The Two Legged Tree or Arch (Platanus occidentalis). Source: http://www.visitcalifornia.com
You’ve probably never seen anything like The Tree Circus, a collection of artistically grafted trees originally produced by Axel Erlandson (1884–1964), a Swedish American farmer who shaped trees as a hobby. He had noticed that when two branches rubbed together in his hedge, they would sometimes inosculate (self-graft) and decided to experiment.
Starting in 1925, he began to graft trees together in various shapes on his farm in Hilmar, California. He drew the design on paper first, then pruned, bent and grafted the trees as needed.
He never revealed his techniques, considering them trade secrets. If anyone asked him how he got his trees to grow like that, he insisted it was done by talking to them!
From Hobby to Tourist Attraction
For 20 years, he worked on his own with only his family and a few friends really knowing about his pastime. But eventually he realized it might be possible to show his trees off to the public and make some money from his hobby.
His farm was too far off the tourist circuit, so he bought a parcel of land near the main road in the Santa Clara valley and starting transplanting his best trees there, opening The Tree Circus in 1947. It was featured 12 times in the Ripley’s Believe It or Not! newspaper column and also in other publications, which helped stimulate some interest, but the enterprise never had any real success, especially when a new highway directed traffic well away from the garden.
A year before his death in 1964, Erlandson sold the property for $12,000 and a new tourist attraction called The Lost World, with life-sized models of dinosaurs, was created, with only modest success.
Eventually it closed too. The trees were neglected and began to decline. By 1977, there were only 40 of the original 70 tree sculptures left and some were in very bad shape.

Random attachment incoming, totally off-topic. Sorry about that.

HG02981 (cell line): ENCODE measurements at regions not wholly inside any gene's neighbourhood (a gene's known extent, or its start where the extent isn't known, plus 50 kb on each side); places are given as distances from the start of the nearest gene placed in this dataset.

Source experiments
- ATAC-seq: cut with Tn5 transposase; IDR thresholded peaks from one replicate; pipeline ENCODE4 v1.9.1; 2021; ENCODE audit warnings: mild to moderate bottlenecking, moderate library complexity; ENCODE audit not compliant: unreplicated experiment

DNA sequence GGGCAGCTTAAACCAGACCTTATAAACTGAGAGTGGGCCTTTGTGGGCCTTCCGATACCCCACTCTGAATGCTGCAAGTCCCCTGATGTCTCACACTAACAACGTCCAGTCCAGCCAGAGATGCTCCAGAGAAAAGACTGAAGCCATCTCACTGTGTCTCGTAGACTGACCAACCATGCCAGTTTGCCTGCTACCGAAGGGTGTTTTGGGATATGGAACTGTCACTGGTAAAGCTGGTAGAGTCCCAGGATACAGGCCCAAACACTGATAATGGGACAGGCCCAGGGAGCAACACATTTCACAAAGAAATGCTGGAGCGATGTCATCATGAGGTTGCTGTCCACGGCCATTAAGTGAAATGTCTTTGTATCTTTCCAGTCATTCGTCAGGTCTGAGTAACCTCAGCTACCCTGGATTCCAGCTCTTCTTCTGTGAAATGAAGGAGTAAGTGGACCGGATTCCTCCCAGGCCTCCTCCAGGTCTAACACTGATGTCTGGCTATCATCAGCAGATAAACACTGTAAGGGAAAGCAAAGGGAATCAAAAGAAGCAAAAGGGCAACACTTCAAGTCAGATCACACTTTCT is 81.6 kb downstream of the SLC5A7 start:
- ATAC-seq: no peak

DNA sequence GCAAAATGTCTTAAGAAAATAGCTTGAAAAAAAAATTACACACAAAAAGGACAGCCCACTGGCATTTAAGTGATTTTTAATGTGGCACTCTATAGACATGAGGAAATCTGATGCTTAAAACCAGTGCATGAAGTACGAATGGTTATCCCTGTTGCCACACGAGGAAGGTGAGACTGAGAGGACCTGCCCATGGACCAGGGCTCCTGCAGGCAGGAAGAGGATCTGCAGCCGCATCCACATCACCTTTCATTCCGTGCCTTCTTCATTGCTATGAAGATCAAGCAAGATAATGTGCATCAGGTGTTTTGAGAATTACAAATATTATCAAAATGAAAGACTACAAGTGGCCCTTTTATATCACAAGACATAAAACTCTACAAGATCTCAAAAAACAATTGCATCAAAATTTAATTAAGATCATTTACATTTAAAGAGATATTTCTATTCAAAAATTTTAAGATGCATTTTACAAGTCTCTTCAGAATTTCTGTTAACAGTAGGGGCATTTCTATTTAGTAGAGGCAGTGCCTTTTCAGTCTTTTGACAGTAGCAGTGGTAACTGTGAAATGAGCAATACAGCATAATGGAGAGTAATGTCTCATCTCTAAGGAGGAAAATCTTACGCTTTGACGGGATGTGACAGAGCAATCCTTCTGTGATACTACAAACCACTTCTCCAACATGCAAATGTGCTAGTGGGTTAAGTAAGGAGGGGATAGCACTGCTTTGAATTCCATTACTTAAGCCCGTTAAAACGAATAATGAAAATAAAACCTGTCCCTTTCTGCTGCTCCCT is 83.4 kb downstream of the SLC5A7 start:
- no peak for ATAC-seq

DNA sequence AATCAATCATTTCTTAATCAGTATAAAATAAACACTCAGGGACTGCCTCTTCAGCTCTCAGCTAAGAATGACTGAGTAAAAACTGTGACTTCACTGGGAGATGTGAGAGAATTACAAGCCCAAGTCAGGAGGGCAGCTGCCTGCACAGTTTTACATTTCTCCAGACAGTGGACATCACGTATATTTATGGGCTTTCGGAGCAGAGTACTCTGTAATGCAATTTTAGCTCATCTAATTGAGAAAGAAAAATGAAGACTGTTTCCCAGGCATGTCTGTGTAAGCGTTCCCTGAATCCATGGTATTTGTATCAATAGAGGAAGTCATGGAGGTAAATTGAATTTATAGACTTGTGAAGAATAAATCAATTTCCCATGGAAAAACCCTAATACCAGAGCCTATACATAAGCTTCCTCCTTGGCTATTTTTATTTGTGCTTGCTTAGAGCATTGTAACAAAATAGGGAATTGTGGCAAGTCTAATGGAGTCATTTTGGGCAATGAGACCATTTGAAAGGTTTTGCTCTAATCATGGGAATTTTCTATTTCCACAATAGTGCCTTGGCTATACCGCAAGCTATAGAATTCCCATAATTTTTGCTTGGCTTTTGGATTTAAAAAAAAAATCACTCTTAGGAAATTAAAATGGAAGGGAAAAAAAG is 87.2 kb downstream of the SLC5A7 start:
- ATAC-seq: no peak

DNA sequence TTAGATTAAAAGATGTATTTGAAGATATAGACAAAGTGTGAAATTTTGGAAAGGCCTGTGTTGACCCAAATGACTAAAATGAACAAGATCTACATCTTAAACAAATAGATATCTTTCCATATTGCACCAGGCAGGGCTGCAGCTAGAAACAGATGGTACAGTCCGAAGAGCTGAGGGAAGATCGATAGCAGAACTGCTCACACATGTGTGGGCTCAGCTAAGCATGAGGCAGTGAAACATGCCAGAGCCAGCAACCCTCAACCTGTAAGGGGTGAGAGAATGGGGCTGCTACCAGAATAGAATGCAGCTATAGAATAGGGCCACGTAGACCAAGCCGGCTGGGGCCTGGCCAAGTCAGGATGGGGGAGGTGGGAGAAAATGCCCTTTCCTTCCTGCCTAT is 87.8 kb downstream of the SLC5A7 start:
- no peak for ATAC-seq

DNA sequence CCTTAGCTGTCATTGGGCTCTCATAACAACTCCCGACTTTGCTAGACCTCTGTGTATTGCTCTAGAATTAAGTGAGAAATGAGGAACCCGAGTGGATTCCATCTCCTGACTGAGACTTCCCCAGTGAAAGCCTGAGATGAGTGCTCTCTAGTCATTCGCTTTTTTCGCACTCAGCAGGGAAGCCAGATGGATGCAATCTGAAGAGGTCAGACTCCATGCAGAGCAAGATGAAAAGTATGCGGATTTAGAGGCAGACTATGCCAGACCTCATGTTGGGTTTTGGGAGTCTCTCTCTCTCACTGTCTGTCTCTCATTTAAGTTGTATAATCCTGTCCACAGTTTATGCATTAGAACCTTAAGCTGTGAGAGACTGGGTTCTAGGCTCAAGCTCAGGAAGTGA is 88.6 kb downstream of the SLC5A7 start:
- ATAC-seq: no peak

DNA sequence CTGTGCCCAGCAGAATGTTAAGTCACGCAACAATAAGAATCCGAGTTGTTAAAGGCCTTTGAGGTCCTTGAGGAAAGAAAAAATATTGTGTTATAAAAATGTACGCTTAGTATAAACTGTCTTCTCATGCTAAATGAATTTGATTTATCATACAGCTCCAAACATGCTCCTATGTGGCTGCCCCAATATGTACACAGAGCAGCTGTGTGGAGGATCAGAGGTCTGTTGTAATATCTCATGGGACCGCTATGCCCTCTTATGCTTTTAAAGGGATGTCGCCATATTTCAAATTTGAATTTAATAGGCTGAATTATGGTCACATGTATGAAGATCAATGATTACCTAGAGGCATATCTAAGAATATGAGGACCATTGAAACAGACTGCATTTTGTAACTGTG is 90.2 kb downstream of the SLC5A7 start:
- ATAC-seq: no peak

The trees were actually scheduled to be bulldozed in 1977 to make room for a hotel development, but were saved at the last minute by the Friends of Scotts Valley Tree Circus, formed specifically for that purpose by local architect and activist, Mark Primack. Although the group never succeeded in having the trees declared a historical or a cultural resource as they intended, at least they delayed the development long enough that the project was abandoned and they also helped take care of the remaining trees.
Their Current Home
In 1985, a new home was found for the remaining trees in Gilroy, California, about 40 miles (65 km) away thanks to Michael and Claudia Bonfante who were at the time owners of a chain of supermarkets, Nob Hill Foods. 24 of the trees were therefore moved to a new park. For a number of years, it was used as a recreational facility for employees of Nob Hill Foods and also as a tree nursery under the name Tree Haven.
After 25 years of effort, the Bonafontes finally completed what was now a nature-themed amusement park and opened it under the name Bonfante Gardens in 2001. It featured not only Erlandson’s trees, but numerous rides and activities for children. However, financial success still proved elusive and Bonfante Gardens changed management several times. It now belongs to the city of Gilroy under the name Gilroy Gardens, Although no longer owners, the Bonafontes remain involved in the current enterprise.
Today, about 20 of Erlandson’s trees, now called the Circus Trees, can still be visited. Others are being restored and may eventually be viewable again. So, if you’re in central California, why not bring the kids or grandkids for a visit? Let them have fun on the rides and water slides … but don’t forget to also point out to them the fabulous examples of living art left to the world by Axel Erlandson!
As mentioned, not all of Erlandson’s trees survived, but several preserved dead specimens are found in museums, including in the Museum of Art History in Santa Cruz, California and in the Maryland American Visionary Art Museum in Baltimore, Maryland.
Quite the story! Kinda makes you want to get out and graft your own Tree Circus, doesn’t it?